2.4 Recalling the true cost of freedom
During the first century, the cost of freedom increased by 50% and many slaves opted to take partial freedom and remained indebted to their previous masters (Mouritsen, 2011, p.11). Some freed persons supplied their previous masters with one of their own children as a slave (Bartchy, 2003, p.45) so they could be fully manumitted. The paramone inscriptions describe a female slave on achieving her freedom entering a contract with her previous master in partial slavery, yet free to continue with a degree of freedom (some rights such as being able to marry for example) (Ferguson and Harrill, 1999, p.284). Some freed persons who did not pay their debts to their previous masters or fulfil their ongoing obligations (Barchy, 2003, p.46) were re-enslaved. Additionally, under Roman law, freed persons at any time could be charged with ingratus (ungratefulness) toward their former masters and suffer harsh and public punishments such as crucifixion. Bartchy (2003, p.49) states how, just prior to Paul’s letter to the Corinthians, Emperor Claudius “reportedly ordered re-enslavement” as a method of punishment for law breaking by freed persons. The legal and social ties between the freed person to their previous slave status were highly complex and considerable (Bartchy, 2003, p.57).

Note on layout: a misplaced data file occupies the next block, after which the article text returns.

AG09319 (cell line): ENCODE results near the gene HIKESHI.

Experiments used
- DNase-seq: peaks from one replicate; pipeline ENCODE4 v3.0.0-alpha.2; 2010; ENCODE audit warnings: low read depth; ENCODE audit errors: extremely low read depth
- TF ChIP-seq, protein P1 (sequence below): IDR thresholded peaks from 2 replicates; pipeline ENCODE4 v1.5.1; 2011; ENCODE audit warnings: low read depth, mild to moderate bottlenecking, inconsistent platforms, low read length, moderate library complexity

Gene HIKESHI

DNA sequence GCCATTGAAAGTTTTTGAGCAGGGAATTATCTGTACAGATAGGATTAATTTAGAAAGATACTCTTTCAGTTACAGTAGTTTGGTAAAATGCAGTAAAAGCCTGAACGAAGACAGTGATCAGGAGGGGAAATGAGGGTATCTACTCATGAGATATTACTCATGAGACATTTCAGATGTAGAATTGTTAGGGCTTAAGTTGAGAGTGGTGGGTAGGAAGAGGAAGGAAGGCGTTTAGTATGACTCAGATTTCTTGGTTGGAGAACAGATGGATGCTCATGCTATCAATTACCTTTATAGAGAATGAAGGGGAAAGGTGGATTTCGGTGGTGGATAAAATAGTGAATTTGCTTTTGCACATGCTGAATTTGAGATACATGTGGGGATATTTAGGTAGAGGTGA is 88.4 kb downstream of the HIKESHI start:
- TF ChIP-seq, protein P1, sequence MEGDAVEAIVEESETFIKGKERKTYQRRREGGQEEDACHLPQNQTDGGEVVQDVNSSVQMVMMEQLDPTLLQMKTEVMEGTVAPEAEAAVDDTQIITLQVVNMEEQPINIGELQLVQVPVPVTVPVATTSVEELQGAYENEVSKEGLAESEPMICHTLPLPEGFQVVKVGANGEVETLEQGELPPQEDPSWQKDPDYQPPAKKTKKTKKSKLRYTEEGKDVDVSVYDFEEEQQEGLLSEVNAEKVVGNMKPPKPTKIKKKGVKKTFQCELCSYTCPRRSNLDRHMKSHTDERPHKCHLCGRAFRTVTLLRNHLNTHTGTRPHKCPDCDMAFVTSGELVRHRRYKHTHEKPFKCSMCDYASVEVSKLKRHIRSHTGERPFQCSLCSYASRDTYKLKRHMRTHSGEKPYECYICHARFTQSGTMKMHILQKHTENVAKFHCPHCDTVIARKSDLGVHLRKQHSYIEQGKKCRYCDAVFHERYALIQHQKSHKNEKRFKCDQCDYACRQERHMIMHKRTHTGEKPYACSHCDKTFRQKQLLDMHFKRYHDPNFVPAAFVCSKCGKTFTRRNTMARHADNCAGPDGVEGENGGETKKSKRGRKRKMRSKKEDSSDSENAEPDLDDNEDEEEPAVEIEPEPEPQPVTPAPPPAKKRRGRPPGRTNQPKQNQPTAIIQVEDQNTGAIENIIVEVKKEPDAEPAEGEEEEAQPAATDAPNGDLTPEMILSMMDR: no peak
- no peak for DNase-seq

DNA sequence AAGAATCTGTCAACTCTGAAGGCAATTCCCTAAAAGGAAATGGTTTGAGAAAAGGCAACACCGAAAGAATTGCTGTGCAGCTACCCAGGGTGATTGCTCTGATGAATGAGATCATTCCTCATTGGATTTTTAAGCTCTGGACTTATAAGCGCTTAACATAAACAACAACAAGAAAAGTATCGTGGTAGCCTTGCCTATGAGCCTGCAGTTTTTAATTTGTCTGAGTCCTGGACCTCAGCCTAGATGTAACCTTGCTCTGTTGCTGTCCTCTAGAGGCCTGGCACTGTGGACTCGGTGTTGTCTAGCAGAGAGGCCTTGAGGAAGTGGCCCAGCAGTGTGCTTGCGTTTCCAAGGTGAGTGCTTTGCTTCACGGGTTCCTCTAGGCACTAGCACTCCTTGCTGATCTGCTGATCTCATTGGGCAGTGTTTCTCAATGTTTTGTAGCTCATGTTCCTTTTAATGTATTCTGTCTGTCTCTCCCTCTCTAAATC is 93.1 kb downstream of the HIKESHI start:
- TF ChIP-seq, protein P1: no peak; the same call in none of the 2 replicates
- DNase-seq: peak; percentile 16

Paul’s slave trade rhetoric would have held significance to the Corinthian ekklesia, particularly those who were freed persons, slaves or slave holders. In Corinth, slaves “straddle[d] the line between human and thing” (Nasrallah, 2014, p.58), but evidence tells us that freed persons also straddled this line. For example, the Roman system stigmatized maculis sevitutis (freed status) as freed persons still had laws inflicted on them to prevent them from marrying people from outside their class. The freed person was viewed as cowardly because of their readiness to extend their wealth (Nasrallah, 2014, p.58), and tainted by their previous slave status. This explains why freed persons, such as Babbius, displayed his status and wealth in the centre of the polis as a statement of achievement. Arguably tainted, Babbius would feel the need to defend his own social status and honour to maintain his worth amongst the visitors to Corinth. The flaunting of freed status was not just limited to Babbius as other wealthy freed persons at Corinth often did the same…
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The series continues…